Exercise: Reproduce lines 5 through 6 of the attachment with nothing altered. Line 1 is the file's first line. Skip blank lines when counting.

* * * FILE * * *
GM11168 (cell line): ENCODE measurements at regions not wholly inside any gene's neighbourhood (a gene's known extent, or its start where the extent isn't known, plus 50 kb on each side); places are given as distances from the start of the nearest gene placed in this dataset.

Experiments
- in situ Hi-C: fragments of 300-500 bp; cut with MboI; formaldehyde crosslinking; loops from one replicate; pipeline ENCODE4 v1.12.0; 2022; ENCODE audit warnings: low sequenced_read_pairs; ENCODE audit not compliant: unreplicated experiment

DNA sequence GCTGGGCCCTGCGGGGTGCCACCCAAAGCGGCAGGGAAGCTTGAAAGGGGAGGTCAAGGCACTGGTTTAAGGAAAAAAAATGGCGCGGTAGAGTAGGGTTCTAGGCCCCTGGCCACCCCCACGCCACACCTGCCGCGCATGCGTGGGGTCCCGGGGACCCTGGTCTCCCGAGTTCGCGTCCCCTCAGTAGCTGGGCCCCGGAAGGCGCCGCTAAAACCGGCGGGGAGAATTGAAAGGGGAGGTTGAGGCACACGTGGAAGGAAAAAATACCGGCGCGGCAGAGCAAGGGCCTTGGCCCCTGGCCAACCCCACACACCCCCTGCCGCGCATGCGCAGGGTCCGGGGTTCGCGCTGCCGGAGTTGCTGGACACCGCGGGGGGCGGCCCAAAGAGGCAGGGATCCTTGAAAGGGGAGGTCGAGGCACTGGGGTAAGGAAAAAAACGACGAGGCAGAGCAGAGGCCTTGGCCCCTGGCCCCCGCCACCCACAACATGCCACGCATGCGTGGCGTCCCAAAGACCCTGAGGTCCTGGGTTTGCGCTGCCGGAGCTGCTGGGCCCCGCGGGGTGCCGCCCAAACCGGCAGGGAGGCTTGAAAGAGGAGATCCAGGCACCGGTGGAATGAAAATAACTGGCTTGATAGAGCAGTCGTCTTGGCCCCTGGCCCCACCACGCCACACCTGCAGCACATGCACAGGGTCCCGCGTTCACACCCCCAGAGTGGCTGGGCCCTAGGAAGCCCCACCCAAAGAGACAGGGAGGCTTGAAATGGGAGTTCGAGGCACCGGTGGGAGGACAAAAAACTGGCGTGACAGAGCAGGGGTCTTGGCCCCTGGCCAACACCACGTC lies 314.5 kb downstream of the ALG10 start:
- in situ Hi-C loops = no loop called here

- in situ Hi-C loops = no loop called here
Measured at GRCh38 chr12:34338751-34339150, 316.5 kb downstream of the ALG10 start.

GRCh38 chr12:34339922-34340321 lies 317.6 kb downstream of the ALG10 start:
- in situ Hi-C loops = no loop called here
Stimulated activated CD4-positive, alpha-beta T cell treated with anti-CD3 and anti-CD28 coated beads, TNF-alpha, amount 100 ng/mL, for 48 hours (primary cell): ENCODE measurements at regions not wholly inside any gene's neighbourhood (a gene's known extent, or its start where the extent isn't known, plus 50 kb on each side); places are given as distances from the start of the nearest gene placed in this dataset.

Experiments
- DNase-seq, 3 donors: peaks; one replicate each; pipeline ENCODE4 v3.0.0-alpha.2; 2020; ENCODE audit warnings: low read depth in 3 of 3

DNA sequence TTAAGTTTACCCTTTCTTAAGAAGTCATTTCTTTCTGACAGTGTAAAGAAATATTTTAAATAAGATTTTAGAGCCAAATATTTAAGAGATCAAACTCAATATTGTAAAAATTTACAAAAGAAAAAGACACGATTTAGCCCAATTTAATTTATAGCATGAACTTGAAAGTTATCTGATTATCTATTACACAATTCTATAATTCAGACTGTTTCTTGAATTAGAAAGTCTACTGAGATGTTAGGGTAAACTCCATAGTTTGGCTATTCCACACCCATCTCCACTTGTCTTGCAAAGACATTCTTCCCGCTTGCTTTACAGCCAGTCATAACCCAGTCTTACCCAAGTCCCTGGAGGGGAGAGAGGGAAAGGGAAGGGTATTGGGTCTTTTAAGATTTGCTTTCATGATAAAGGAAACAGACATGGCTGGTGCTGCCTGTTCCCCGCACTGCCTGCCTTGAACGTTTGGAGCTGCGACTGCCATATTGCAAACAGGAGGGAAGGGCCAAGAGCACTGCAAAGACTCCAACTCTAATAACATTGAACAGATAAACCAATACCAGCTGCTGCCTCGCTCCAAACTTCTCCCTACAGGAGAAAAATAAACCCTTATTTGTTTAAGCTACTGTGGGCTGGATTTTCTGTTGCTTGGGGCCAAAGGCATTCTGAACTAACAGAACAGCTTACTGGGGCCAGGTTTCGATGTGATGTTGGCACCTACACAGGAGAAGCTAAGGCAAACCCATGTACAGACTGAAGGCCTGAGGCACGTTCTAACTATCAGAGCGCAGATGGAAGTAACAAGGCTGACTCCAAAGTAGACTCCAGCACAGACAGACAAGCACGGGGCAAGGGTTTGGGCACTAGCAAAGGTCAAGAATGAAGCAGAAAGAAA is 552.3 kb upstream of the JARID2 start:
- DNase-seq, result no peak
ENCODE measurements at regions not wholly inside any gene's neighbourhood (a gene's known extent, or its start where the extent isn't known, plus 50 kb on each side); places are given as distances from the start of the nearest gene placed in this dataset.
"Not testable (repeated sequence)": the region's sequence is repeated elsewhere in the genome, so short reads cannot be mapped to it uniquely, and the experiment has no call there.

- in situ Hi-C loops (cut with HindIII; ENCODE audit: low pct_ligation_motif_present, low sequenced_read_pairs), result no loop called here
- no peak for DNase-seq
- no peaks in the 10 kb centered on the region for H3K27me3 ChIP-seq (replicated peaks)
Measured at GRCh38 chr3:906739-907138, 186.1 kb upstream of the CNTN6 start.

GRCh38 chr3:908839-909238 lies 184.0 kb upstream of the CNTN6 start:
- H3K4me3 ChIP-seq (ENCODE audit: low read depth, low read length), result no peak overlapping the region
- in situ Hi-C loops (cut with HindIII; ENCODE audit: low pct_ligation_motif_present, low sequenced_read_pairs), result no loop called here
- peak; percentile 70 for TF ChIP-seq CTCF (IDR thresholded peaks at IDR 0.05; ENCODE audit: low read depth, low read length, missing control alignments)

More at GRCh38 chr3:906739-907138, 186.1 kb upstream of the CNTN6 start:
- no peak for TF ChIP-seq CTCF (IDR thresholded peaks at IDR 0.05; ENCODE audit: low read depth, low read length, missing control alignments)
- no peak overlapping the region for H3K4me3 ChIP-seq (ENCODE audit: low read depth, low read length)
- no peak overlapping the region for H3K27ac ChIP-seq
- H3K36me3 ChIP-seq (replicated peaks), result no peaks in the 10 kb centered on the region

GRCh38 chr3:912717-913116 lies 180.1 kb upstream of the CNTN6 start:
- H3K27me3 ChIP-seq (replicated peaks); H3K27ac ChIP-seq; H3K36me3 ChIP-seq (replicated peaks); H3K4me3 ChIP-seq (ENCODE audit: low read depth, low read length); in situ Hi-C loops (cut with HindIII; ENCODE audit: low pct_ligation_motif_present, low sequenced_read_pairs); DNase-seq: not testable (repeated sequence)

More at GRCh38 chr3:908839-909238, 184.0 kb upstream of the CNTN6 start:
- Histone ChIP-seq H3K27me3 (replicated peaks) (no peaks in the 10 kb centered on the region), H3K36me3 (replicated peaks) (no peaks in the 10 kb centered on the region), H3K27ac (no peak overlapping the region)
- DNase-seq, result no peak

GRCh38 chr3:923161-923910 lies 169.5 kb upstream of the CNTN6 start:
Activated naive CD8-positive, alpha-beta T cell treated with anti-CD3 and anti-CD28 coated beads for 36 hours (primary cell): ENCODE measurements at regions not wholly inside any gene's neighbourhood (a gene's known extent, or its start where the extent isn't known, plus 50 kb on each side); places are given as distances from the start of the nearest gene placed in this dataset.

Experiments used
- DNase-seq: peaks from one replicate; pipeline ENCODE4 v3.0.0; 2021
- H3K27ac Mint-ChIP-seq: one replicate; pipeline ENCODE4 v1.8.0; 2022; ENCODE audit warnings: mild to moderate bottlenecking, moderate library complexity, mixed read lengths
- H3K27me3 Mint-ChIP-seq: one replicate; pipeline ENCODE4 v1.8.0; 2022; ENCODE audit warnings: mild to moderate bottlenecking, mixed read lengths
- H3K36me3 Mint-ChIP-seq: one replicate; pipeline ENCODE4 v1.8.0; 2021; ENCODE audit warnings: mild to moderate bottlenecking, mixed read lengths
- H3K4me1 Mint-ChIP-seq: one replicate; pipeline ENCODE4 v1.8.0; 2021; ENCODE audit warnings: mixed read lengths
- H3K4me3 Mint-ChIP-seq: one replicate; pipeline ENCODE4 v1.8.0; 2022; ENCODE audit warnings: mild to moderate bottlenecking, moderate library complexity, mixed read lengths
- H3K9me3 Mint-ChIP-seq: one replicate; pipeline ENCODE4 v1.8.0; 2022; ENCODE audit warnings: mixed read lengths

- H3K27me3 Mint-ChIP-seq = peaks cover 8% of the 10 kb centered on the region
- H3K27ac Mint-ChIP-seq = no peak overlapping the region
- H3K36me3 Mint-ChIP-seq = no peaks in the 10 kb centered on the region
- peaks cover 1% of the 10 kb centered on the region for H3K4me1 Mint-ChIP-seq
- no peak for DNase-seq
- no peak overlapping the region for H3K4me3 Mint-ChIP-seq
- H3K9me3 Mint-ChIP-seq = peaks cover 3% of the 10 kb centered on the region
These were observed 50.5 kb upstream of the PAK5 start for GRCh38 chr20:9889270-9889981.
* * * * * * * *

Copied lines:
- in situ Hi-C loops = no loop called here

- in situ Hi-C loops = no loop called here